Iran has called on EU leaders to ensure that it continues to receive international trade benefits promised under the 2015 nuclear deal that EU nations have sought to uphold following the U.S. pullout. But Iranian officials in recent weeks have expressed disappointment with what they view as the EU’s slow rollout of INSTEX.

Tehran has good reason to be disappointed, according to Peyman.

“I’ve been to several countries in Europe, I’ve spoken with very large industry groups and businesses in the private sector … and every indication that I’m receiving is that there is absolutely no interest to utilize a European financial mechanism to do business with Iran,” he said.

Peyman, who was born in Iran, said no “responsible” European businesses want to trade with an Iranian government they perceive as responsible for killing Americans and sponsoring terrorism on European soil. He said European companies also make an independent business decision, based on a cost-benefit analysis, to do business with the United States and use the U.S. financial system rather than to maintain a relationship with Iran.

Tehran sees itself as a victim, rather than a perpetrator, of terrorism.

“To the extent that there is any appetite by [companies] to use [INSTEX], we’ll be tracking it very, very closely,” Peyman said. “Those companies’ ties to the U.S. financial system will be looked at, their use of U.S. banks will be looked at, and their use of non-U.S. banks that have ties to U.S. banks will be looked at. And we will look at any potential violations, direct or indirect, knowing or unknowing, of U.S. sanctions laws and will vigorously enforce [them].”

This article originated in VOA’s Persian Service.

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Brazilian Court Suspends Operations at 2 More Vale Dams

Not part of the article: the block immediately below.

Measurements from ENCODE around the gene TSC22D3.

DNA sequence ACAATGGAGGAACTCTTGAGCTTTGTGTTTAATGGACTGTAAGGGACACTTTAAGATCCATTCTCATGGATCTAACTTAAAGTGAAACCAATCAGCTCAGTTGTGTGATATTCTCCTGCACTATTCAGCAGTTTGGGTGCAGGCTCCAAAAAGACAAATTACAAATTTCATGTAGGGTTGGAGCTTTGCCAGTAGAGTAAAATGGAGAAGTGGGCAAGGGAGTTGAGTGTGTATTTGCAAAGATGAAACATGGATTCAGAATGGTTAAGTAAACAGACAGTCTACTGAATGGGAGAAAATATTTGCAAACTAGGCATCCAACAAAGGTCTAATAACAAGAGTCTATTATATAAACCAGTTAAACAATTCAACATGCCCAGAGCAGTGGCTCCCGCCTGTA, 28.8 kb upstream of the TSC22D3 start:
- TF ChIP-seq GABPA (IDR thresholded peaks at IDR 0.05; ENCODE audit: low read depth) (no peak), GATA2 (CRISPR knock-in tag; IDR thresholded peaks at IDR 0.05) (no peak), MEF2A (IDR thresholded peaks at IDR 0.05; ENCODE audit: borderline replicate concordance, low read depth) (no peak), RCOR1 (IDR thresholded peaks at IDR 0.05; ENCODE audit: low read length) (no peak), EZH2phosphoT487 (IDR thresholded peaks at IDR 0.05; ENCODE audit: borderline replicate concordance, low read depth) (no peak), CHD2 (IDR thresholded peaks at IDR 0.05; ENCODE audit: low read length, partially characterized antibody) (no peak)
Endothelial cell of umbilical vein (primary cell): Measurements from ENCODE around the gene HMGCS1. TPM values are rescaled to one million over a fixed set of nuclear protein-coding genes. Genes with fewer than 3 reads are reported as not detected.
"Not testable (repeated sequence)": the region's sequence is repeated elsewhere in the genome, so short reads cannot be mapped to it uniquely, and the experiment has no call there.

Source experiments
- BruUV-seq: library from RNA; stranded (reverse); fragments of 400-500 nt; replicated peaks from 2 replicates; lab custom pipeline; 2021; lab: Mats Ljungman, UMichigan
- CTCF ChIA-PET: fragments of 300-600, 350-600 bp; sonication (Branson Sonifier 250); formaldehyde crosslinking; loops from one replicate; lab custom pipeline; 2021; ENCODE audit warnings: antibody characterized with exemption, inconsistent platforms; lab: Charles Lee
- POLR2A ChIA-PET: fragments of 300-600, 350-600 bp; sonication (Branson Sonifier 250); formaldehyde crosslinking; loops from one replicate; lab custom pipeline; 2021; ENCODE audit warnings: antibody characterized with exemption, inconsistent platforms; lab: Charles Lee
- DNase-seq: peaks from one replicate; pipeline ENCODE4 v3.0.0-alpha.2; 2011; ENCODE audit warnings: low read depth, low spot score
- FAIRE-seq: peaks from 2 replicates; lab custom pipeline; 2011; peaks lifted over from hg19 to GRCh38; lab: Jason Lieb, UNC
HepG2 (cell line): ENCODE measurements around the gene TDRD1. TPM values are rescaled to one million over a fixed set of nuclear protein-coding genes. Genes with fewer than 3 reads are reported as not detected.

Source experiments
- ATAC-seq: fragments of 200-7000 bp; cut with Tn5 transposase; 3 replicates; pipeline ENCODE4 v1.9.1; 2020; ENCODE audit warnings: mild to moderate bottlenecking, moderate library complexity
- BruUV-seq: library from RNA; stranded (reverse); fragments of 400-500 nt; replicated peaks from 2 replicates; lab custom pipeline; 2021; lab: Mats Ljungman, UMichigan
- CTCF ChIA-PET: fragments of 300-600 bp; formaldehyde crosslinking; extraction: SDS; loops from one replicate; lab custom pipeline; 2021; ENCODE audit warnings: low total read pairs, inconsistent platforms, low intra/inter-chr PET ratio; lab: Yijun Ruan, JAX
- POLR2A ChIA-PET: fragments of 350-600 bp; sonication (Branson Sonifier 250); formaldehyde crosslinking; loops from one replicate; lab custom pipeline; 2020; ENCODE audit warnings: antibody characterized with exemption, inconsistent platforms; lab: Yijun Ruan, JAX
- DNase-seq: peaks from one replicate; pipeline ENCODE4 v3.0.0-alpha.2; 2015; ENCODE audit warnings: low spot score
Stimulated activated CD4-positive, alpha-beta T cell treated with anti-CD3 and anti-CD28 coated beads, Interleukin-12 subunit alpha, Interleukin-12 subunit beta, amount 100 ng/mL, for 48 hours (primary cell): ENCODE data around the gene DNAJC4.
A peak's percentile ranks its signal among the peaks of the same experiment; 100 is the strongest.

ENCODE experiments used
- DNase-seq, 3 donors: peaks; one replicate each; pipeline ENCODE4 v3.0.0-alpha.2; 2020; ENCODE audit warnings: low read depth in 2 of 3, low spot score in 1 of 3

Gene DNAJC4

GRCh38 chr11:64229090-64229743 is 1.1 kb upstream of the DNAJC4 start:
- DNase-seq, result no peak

A Brazilian court has ordered Vale SA, the world’s largest iron ore miner, to suspend operations at two more dams, demanding that it prove the structures are stable.

The court decision dated Friday is the latest in a series of orders forcing Vale to halt operations at various dams that contain the muddy detritus of mining operations after one such barrier collapsed in January, killing some 300 people.

Vale has faced growing pressure to prove that its remaining dams are safe. The fatal disaster in the town of Brumadinho was the second of its kind in four years.

The company’s iron ore production is expected to be 82.8 million tons, or 21 percent, lower than was planned for the year due to the restrictions on its Brazil operations, including the planned decommissioning of all its upstream dams, according to data compiled by Reuters.

Karel Luketic, analyst for steel, iron ore and pulp at XP Investimentos, said on Monday he does not expect the impact on Vale’s earnings to be as large because iron ore prices are rising, which could compensate for lower volumes.